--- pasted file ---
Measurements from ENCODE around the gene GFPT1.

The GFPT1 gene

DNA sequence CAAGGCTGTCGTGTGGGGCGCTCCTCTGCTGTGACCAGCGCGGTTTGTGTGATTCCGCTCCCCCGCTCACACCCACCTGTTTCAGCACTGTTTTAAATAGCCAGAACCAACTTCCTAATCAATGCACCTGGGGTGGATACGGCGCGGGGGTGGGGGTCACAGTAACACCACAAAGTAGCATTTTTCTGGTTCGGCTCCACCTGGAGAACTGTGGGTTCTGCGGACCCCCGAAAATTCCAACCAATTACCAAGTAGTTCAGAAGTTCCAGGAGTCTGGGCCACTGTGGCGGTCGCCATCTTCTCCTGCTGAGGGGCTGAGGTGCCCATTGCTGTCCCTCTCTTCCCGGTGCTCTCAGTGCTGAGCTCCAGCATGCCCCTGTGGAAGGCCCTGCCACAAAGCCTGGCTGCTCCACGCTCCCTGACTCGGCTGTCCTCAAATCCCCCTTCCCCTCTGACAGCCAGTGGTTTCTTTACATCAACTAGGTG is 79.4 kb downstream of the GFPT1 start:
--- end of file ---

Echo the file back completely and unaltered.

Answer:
Measurements from ENCODE around the gene GFPT1.

The GFPT1 gene

DNA sequence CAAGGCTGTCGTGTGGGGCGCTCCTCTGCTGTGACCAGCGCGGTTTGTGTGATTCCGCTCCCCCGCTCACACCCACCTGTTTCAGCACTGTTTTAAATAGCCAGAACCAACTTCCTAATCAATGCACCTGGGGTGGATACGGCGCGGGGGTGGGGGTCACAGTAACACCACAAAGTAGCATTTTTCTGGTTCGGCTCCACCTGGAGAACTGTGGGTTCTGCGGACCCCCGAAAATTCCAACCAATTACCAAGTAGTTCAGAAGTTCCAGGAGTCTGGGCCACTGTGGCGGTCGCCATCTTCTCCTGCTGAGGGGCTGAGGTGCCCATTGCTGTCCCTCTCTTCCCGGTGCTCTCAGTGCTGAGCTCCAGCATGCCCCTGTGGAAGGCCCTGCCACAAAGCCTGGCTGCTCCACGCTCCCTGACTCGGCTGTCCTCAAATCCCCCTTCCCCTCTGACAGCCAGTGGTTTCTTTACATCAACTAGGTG is 79.4 kb downstream of the GFPT1 start: